An Analysis as to Why Conscription Was Introduced in Canada during World War II and Why it Was Less Divisive than Conscription during World War I
Compulsory military service is certainly nothing new in human affairs, and the practice has almost always been met with widespread resistance by those who are most affected. History has shown time and again that those most who are most directly affected by compulsory military service have been the poor and disenfranchised members of a society, with many military conflicts being viewed by such individuals as a "rich man's war" where advantaged individuals are exempted from such obligatory service. It is this perception of the military conflict itself, though, which can have a profound effect on how well-received compulsory military service is viewed by those who will be compelled to fight in it. This was the clearly case with military conscription in Canada during World War I and II, with a veritable crisis resulting from the draft during the former while being met with less resistance during the latter. The purpose of this paper is to determine why construction was introduced in Canada during the World Wars and to identify those factors that contributed to its unpopularity during the First World War compared to the Second. A summary of the research will be provided in the conclusion.
Review and Discussion
Canadian Conscription in World War I. According to Black's Law Dictionary, "conscription" is "compulsory drafting of persons into military service."
It stands to reason that when people are compelled to do something against their will -- particularly something that might be life-threatening -- there will be serious repercussions. In his essay, "The Politics of War," Jack Mcenany points out that, "If we go way back prior to independence - while the country was under English rule - the American colonists were expected to fight in wars that the British government was fighting with France. There were a number of these in the early and middle eighteenth century. But the colonists rebelled against conscription; they rebelled and attacked the people who were enlisting them forcibly in the wars."
When World War I began, Canadian Minister of Militia and Defence Sir Samuel Hughes set aside the existing plans for military mobilization and made a direct appeal to the young men of the country. At the time, Canada was just beginning to recover from a major recession; there were tens of thousands of British-born young men who were unemployed and responded to the call to arms.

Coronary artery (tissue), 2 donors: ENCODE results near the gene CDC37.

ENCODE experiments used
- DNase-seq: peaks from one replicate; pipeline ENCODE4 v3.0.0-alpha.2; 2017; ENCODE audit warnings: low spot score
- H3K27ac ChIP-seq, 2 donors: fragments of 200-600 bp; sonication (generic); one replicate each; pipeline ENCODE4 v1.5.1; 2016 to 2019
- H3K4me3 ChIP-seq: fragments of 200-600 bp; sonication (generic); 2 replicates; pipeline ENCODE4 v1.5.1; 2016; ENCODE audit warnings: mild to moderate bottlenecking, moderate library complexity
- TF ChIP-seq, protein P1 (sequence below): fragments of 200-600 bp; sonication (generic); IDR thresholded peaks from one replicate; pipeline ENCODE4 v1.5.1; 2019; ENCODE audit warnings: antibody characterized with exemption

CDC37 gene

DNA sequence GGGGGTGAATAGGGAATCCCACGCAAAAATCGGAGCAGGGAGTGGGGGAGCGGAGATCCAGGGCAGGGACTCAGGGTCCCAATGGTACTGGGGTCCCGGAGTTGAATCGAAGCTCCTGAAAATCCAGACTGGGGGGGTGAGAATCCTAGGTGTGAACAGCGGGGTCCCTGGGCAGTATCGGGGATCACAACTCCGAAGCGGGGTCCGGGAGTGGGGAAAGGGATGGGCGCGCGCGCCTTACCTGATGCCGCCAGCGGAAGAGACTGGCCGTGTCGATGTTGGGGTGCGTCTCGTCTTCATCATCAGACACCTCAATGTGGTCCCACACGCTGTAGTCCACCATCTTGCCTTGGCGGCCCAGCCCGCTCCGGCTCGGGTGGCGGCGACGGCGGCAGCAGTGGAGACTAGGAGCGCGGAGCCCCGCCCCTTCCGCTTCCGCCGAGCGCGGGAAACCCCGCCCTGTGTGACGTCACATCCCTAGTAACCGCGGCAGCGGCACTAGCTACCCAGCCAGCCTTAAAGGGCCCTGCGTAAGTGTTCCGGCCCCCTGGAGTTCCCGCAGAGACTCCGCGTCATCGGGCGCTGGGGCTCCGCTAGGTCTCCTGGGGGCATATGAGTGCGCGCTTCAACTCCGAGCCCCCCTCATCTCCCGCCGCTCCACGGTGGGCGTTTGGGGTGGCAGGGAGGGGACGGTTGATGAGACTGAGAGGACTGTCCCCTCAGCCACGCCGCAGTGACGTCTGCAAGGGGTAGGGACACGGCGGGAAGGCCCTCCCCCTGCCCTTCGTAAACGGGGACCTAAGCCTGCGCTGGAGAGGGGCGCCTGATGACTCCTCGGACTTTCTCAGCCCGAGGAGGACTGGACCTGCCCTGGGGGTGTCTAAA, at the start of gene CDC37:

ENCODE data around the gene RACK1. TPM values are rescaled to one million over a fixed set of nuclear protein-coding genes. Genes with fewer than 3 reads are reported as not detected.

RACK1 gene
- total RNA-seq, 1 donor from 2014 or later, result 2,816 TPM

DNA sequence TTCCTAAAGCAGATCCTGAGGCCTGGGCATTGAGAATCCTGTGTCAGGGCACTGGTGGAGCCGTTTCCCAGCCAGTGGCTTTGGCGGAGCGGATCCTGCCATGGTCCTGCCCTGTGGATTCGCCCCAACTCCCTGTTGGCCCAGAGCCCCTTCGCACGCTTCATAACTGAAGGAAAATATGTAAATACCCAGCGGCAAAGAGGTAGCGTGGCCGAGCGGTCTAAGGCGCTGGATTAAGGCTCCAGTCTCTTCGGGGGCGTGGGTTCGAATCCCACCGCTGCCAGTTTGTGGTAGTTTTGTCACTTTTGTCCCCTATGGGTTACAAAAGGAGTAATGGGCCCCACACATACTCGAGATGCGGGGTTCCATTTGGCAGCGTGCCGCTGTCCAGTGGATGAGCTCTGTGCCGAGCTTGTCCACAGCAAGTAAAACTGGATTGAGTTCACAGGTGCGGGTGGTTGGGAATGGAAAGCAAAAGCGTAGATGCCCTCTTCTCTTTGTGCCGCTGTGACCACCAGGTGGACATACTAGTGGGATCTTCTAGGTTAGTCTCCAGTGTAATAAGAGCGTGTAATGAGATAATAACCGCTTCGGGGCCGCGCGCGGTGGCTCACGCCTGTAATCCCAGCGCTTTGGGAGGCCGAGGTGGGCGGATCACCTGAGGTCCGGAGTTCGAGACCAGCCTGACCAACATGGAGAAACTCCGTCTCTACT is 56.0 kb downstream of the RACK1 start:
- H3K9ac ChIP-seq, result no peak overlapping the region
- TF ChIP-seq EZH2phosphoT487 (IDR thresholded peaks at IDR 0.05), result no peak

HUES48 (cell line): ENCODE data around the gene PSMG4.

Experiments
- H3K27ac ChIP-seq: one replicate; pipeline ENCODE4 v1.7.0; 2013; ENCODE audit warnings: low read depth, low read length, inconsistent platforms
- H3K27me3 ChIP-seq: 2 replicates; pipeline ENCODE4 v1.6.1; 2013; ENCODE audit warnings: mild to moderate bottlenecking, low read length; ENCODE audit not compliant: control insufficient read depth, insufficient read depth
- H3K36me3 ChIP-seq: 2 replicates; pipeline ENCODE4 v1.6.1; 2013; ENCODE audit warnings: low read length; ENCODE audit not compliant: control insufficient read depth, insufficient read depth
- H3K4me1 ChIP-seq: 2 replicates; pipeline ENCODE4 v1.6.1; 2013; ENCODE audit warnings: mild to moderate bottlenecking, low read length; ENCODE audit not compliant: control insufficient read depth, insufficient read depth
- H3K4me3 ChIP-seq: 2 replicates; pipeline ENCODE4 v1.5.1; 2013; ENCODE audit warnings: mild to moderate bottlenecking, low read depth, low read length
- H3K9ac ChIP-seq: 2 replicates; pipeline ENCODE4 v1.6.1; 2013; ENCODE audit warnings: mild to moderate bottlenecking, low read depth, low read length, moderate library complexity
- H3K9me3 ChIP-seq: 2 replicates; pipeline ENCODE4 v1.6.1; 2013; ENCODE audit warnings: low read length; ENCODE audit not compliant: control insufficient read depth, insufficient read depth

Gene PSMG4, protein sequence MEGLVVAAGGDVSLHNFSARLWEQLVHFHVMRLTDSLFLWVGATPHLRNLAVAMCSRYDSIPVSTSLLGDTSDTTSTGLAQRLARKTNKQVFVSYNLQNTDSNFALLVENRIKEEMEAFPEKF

An initial contingent of 33,000 men left for England in October 1914 as the basis for the First Canadian Division; by April 1915, the Canadian troops had experienced their first major action in the Second Battle of Ypres, where they were some of the first Allied troops to be gassed.
According to Oscar D. Skelton:
It was in April, 1915 at the second battle of Ypres -- or, as it is more often termed in Canada, St. Julien or Langemarck -- that the quality of the men of the first contingent was blazoned forth. The Germans had launched a determined attack on the junction of the French and Canadian forces, seeking to drive through to Calais. The use, for the first time, of asphyxiating gases drove back in confusion the French colonial troops on the left of the Canadians.
As more volunteers enlisted in the Canadian forces, Prime Minister Robert Borden authorized additional recruitment and by the spring of 1917, the country had fielded four divisions on the battlefields of Europe with an additional division stationed in England.
The Canadian military forces distinguished themselves but at a high cost; out of approximately 625,000 Canadian troops who served in World War I, around 60,000 were killed in action or died in active service, and another 173,000 were wounded; besides these heavy casualties, the Canadian government was experiencing some profound economic and social problems on the home front as well, with high prices and inflation resulting in strikes and lockouts that grew to crisis proportions by the last year of the war.
Increasingly, World War I came to be viewed as by many Canadian citizens -- particularly those who were English Canadians -- as a national war being prosecuted by Canada rather than a British war in which Canadians were simply participating.
Further, by 1917, the Canadian government had imposed strict economic controls that were unpopular (including the introduction of income taxes); in the spring of 1917, the growing manpower shortages resulted in the institution of conscription. According to Bercuson: